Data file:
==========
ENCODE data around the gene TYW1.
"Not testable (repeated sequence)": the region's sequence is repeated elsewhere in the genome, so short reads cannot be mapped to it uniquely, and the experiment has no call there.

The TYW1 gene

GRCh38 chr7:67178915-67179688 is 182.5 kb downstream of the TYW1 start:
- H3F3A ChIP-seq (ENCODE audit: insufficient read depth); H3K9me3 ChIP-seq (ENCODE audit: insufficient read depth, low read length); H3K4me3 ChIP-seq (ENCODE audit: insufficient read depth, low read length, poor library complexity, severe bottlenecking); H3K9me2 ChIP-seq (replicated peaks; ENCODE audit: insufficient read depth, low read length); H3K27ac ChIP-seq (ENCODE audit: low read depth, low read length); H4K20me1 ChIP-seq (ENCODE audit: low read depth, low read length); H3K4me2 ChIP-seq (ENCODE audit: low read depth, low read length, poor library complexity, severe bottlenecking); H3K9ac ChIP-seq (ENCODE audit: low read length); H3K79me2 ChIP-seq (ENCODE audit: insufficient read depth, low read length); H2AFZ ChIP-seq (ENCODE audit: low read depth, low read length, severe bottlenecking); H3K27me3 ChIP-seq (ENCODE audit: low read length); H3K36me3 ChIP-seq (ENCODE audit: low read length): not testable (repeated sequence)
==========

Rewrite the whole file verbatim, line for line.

ENCODE data around the gene TYW1.
"Not testable (repeated sequence)": the region's sequence is repeated elsewhere in the genome, so short reads cannot be mapped to it uniquely, and the experiment has no call there.

The TYW1 gene

GRCh38 chr7:67178915-67179688 is 182.5 kb downstream of the TYW1 start:
- H3F3A ChIP-seq (ENCODE audit: insufficient read depth); H3K9me3 ChIP-seq (ENCODE audit: insufficient read depth, low read length); H3K4me3 ChIP-seq (ENCODE audit: insufficient read depth, low read length, poor library complexity, severe bottlenecking); H3K9me2 ChIP-seq (replicated peaks; ENCODE audit: insufficient read depth, low read length); H3K27ac ChIP-seq (ENCODE audit: low read depth, low read length); H4K20me1 ChIP-seq (ENCODE audit: low read depth, low read length); H3K4me2 ChIP-seq (ENCODE audit: low read depth, low read length, poor library complexity, severe bottlenecking); H3K9ac ChIP-seq (ENCODE audit: low read length); H3K79me2 ChIP-seq (ENCODE audit: insufficient read depth, low read length); H2AFZ ChIP-seq (ENCODE audit: low read depth, low read length, severe bottlenecking); H3K27me3 ChIP-seq (ENCODE audit: low read length); H3K36me3 ChIP-seq (ENCODE audit: low read length): not testable (repeated sequence)